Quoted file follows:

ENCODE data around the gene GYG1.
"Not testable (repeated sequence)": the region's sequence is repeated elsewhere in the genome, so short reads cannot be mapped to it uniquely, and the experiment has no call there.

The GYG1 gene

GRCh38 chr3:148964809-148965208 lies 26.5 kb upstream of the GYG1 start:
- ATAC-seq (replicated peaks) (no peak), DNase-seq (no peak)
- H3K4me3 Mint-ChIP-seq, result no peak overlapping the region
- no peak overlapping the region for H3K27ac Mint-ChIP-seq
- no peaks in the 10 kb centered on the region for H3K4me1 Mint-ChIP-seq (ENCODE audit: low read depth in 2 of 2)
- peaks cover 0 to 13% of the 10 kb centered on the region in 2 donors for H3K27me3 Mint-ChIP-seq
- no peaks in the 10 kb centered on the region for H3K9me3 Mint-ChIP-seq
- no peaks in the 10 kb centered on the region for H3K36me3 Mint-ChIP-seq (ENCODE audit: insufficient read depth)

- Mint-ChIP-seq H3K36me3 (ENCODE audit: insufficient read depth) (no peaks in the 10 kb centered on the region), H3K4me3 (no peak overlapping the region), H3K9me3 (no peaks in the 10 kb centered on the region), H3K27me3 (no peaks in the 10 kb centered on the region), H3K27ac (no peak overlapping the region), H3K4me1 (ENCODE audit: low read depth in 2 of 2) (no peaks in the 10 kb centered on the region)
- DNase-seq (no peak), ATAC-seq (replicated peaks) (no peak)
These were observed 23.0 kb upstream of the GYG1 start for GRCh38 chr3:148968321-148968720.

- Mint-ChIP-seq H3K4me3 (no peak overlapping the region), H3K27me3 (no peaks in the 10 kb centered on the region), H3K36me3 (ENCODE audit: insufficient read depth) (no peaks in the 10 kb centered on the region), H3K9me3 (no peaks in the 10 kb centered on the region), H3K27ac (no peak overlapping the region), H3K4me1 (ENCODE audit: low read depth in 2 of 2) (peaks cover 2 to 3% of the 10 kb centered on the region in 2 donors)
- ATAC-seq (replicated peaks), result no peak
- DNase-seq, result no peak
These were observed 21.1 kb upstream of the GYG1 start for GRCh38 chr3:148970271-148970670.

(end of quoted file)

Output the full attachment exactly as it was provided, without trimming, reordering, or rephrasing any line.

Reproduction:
ENCODE data around the gene GYG1.
"Not testable (repeated sequence)": the region's sequence is repeated elsewhere in the genome, so short reads cannot be mapped to it uniquely, and the experiment has no call there.

The GYG1 gene

GRCh38 chr3:148964809-148965208 lies 26.5 kb upstream of the GYG1 start:
- ATAC-seq (replicated peaks) (no peak), DNase-seq (no peak)
- H3K4me3 Mint-ChIP-seq, result no peak overlapping the region
- no peak overlapping the region for H3K27ac Mint-ChIP-seq
- no peaks in the 10 kb centered on the region for H3K4me1 Mint-ChIP-seq (ENCODE audit: low read depth in 2 of 2)
- peaks cover 0 to 13% of the 10 kb centered on the region in 2 donors for H3K27me3 Mint-ChIP-seq
- no peaks in the 10 kb centered on the region for H3K9me3 Mint-ChIP-seq
- no peaks in the 10 kb centered on the region for H3K36me3 Mint-ChIP-seq (ENCODE audit: insufficient read depth)

- Mint-ChIP-seq H3K36me3 (ENCODE audit: insufficient read depth) (no peaks in the 10 kb centered on the region), H3K4me3 (no peak overlapping the region), H3K9me3 (no peaks in the 10 kb centered on the region), H3K27me3 (no peaks in the 10 kb centered on the region), H3K27ac (no peak overlapping the region), H3K4me1 (ENCODE audit: low read depth in 2 of 2) (no peaks in the 10 kb centered on the region)
- DNase-seq (no peak), ATAC-seq (replicated peaks) (no peak)
These were observed 23.0 kb upstream of the GYG1 start for GRCh38 chr3:148968321-148968720.

- Mint-ChIP-seq H3K4me3 (no peak overlapping the region), H3K27me3 (no peaks in the 10 kb centered on the region), H3K36me3 (ENCODE audit: insufficient read depth) (no peaks in the 10 kb centered on the region), H3K9me3 (no peaks in the 10 kb centered on the region), H3K27ac (no peak overlapping the region), H3K4me1 (ENCODE audit: low read depth in 2 of 2) (peaks cover 2 to 3% of the 10 kb centered on the region in 2 donors)
- ATAC-seq (replicated peaks), result no peak
- DNase-seq, result no peak
These were observed 21.1 kb upstream of the GYG1 start for GRCh38 chr3:148970271-148970670.